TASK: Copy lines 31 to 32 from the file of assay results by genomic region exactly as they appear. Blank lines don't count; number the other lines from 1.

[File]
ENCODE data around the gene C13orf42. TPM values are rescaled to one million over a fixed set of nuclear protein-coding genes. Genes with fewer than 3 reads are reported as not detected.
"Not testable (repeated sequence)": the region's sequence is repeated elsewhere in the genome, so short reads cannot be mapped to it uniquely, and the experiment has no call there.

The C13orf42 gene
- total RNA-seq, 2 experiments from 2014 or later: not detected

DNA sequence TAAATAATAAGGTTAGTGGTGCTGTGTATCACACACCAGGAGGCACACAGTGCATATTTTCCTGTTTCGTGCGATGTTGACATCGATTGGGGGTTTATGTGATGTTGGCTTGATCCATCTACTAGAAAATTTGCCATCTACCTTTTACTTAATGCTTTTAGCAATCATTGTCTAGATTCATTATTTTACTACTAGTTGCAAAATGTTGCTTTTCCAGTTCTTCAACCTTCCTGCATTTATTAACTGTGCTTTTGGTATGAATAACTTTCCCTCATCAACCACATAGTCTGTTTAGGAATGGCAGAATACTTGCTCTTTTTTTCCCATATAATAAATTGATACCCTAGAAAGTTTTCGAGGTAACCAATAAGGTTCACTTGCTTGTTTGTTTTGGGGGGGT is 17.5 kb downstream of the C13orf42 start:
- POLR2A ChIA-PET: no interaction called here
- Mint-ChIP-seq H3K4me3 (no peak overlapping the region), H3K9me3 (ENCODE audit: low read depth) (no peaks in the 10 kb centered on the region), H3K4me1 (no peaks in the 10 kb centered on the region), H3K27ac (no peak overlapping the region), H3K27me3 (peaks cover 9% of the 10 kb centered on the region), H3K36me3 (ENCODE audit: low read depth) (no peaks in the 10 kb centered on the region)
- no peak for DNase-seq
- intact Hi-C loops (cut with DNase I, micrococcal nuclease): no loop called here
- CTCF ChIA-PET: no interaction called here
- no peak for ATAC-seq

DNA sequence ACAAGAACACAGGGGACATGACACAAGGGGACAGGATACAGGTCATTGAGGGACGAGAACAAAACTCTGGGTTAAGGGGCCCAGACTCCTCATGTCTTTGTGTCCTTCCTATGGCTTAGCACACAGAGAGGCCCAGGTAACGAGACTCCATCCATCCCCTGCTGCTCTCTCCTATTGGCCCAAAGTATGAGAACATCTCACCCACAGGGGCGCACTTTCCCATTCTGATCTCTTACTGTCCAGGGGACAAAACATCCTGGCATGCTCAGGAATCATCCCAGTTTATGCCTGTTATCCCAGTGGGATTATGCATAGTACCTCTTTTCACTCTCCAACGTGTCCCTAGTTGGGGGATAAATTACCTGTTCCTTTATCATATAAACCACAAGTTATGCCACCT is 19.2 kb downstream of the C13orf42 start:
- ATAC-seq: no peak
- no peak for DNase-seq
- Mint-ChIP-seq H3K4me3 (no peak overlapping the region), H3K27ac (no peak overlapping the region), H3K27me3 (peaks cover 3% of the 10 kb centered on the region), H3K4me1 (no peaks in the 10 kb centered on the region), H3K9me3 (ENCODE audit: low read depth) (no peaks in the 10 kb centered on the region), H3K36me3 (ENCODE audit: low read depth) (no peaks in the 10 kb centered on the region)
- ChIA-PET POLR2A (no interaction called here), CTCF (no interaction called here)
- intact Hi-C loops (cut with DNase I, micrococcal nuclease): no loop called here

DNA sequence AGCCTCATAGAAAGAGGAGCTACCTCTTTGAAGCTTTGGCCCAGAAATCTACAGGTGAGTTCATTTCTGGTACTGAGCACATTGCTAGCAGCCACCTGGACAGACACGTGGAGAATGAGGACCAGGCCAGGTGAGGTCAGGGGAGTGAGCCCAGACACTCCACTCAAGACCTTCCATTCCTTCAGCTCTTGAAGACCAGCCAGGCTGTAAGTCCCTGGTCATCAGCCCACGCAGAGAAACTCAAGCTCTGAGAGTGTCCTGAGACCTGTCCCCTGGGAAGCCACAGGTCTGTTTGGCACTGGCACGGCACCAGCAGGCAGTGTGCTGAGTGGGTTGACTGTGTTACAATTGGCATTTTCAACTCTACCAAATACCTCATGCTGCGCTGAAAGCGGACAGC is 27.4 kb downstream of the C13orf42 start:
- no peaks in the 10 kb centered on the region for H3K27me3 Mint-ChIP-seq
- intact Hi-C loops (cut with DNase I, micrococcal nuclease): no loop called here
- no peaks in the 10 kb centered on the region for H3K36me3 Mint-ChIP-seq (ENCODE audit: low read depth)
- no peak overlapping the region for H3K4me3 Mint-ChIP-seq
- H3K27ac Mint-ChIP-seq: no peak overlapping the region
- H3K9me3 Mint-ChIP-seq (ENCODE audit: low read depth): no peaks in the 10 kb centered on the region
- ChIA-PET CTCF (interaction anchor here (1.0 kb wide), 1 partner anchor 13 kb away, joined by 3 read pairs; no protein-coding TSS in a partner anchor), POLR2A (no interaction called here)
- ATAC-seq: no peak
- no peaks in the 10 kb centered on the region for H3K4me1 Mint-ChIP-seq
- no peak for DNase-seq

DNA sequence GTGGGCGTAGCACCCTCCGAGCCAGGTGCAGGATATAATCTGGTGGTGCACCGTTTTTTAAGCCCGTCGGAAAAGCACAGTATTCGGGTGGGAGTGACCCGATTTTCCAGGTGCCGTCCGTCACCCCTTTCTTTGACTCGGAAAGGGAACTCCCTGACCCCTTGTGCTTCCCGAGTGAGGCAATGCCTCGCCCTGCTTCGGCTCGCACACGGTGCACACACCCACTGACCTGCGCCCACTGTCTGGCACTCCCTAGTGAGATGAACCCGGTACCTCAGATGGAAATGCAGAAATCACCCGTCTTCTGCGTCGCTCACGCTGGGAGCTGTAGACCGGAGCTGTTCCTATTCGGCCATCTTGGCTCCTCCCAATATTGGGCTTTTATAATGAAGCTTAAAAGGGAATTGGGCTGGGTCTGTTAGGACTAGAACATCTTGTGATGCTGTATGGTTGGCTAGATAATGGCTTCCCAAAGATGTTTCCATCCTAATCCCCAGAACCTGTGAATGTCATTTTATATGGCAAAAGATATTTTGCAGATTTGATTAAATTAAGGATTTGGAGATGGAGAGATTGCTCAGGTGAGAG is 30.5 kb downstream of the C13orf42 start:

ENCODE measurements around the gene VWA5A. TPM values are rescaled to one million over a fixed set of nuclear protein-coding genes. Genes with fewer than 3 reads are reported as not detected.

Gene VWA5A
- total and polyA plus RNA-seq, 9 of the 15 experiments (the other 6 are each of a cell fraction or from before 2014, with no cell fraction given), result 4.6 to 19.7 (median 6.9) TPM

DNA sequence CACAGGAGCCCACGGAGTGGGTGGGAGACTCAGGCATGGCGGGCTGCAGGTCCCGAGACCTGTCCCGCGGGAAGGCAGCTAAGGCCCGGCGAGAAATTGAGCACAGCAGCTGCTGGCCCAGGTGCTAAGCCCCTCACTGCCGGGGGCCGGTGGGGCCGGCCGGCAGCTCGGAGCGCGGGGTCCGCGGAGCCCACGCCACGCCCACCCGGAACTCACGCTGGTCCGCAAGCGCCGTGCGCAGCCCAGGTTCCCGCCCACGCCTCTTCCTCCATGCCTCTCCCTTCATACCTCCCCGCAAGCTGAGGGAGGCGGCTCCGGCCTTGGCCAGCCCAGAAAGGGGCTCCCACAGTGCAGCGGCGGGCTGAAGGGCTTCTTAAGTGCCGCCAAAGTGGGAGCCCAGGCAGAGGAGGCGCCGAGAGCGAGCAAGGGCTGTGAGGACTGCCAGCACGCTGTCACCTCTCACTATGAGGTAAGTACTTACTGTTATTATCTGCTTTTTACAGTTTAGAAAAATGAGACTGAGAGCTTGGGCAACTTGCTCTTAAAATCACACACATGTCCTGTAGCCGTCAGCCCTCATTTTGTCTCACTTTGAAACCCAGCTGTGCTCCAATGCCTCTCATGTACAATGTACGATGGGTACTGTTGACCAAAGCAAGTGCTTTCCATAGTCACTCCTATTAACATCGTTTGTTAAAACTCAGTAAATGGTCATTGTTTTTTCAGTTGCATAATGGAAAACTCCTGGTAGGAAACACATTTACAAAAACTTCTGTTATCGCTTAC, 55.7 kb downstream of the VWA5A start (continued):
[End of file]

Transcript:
Gene VWA5A
- total and polyA plus RNA-seq, 9 of the 15 experiments (the other 6 are each of a cell fraction or from before 2014, with no cell fraction given), result 4.6 to 19.7 (median 6.9) TPM